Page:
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U.S. Marines upgrading armored vehicles

The U.S Marines are upgrading MRAP vehicles.

By
Richard Tomkins
Armored vehicles used by the U.S. Marines and Air Force are set to be upgraded. Pictured, landmines explode around an MRAP vehicle. U.S. Department of Defense photo
Armored vehicles used by the U.S. Marines and Air Force are set to be upgraded. Pictured, landmines explode around an MRAP vehicle. U.S. Department of Defense photo

Jan. 30 (UPI) -- The U.S. Marine Corps is upgrading the Mine Resistant Ambush Protected All-Terrain Vehicle used by the Corps and the Air Force.

The modernization, which also involves refurbishment and up-armoring, is being conducted on the latest version of the MRAP in use by the two services and is being conducted at Production Plant Barstow, Marine Depot Maintenance Command, on the Yermo Annex of Marine Corps Logistics Base in Barstow, Calif.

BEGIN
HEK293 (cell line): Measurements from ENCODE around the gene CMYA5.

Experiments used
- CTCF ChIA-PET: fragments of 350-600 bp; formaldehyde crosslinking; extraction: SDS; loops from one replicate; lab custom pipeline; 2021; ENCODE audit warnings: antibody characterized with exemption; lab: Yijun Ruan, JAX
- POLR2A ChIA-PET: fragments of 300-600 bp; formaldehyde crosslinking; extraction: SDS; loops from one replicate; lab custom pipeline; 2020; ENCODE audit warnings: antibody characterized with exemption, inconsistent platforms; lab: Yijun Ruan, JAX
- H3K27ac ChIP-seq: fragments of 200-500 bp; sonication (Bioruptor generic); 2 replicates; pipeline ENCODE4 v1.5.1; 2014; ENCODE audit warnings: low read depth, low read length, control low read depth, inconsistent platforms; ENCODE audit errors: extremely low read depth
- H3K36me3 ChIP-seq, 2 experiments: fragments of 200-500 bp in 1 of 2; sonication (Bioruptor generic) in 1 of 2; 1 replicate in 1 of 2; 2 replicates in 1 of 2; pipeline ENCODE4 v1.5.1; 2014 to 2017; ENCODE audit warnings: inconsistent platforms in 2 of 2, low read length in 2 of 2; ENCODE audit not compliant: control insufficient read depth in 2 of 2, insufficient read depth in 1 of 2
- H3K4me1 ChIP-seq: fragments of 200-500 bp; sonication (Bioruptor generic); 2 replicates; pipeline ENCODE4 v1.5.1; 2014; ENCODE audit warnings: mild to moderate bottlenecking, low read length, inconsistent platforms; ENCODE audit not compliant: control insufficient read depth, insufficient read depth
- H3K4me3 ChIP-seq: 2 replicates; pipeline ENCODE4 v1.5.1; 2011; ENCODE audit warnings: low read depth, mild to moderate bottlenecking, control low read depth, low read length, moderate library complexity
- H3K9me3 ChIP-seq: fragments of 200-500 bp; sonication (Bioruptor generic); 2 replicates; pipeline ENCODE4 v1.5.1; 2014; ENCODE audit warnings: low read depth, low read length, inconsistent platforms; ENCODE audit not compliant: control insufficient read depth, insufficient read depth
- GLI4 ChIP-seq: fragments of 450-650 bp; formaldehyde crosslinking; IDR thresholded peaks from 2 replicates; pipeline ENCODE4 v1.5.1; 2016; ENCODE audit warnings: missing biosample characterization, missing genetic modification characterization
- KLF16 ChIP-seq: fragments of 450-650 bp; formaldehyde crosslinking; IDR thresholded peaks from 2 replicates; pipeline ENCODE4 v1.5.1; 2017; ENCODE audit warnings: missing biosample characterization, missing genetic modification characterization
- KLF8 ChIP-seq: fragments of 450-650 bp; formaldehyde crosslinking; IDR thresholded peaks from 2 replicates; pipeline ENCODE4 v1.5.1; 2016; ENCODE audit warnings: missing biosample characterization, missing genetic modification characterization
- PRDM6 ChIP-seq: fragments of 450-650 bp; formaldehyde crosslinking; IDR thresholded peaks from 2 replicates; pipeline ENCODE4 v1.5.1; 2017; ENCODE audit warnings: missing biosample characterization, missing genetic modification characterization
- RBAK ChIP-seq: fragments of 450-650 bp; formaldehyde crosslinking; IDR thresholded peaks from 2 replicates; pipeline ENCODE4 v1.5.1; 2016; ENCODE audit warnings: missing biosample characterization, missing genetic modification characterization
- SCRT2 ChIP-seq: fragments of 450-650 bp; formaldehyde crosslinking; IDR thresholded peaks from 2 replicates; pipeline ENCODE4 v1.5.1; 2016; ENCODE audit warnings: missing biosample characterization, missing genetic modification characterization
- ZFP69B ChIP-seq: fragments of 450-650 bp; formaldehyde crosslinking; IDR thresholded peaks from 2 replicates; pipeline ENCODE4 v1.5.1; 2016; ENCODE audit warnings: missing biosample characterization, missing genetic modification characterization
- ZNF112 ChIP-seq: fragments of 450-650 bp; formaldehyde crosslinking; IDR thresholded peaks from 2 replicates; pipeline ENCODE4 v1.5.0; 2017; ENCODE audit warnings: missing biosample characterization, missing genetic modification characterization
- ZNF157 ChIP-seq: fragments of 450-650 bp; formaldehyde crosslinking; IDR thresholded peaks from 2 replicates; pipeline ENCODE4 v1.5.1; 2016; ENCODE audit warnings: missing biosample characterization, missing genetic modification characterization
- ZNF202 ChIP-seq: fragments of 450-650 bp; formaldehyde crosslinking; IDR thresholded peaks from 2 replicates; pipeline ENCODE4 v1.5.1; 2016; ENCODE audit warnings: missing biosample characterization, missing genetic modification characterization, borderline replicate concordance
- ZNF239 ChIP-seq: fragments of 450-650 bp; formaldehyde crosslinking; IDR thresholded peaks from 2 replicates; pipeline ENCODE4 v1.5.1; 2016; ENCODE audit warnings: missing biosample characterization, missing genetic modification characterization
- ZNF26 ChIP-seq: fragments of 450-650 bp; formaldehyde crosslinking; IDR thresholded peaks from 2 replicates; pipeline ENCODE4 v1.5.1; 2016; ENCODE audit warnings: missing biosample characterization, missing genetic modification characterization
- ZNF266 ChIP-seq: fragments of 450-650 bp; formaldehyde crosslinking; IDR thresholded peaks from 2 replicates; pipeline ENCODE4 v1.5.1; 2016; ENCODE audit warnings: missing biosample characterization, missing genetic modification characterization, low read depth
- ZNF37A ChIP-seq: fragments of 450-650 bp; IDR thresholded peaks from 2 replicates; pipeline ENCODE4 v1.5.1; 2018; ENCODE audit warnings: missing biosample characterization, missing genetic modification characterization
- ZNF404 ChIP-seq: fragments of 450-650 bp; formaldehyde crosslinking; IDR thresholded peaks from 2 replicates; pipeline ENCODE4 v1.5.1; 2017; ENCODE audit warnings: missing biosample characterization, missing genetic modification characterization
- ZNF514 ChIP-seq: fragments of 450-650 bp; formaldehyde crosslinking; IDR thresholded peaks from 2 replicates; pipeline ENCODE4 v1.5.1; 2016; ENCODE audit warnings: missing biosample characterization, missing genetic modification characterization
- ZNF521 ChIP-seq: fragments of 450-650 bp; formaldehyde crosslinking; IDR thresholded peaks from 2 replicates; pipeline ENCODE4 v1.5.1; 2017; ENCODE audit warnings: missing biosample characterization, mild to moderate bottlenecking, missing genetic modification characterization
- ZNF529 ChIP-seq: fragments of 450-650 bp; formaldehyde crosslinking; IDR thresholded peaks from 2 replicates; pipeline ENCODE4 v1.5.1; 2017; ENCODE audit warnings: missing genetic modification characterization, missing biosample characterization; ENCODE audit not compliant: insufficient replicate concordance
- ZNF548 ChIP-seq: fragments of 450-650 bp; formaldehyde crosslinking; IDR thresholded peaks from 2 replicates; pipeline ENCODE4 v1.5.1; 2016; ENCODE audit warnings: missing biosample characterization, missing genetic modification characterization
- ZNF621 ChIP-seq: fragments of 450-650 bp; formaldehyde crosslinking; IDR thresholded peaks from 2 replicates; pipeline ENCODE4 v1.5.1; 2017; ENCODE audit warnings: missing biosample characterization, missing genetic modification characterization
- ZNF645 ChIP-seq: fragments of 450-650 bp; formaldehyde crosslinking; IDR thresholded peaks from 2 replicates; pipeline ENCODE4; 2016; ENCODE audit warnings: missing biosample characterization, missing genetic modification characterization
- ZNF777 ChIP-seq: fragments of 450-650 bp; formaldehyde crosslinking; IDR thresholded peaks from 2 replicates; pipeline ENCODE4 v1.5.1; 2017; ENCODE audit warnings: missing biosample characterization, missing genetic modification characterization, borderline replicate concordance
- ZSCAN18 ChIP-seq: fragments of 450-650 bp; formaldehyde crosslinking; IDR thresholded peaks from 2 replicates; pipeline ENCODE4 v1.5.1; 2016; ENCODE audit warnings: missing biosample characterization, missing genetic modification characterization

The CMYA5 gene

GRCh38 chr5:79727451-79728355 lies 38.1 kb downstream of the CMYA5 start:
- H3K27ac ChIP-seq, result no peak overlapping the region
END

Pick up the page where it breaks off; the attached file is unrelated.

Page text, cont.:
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"Currently we're working on a split line between Air Force and Marine Corps M-ATVs at a rate of about 16 to 20 a month," said Kenny Phillips, production superintendent for the M-ATV line at the production plant.

"It takes us about three to four weeks for each vehicle and the total repair cycle time for all the vehicles is 120 days."

Phillips said the cost for modernizing and refurbishing each vehicle is $385,000. The cost of a new vehicle from Oshkosh would be about $400,000 to $1 million depending on the model.

According to Daniel Contreras, who is working on the project said the heavy metal armor upgrade involves the original armor plating covered by a much heavier and wider second layer of steel, which is then overlaid with dense foam.

The foam acts as a crumple zone and absorbs a lot of the impact of an explosion of a mine.

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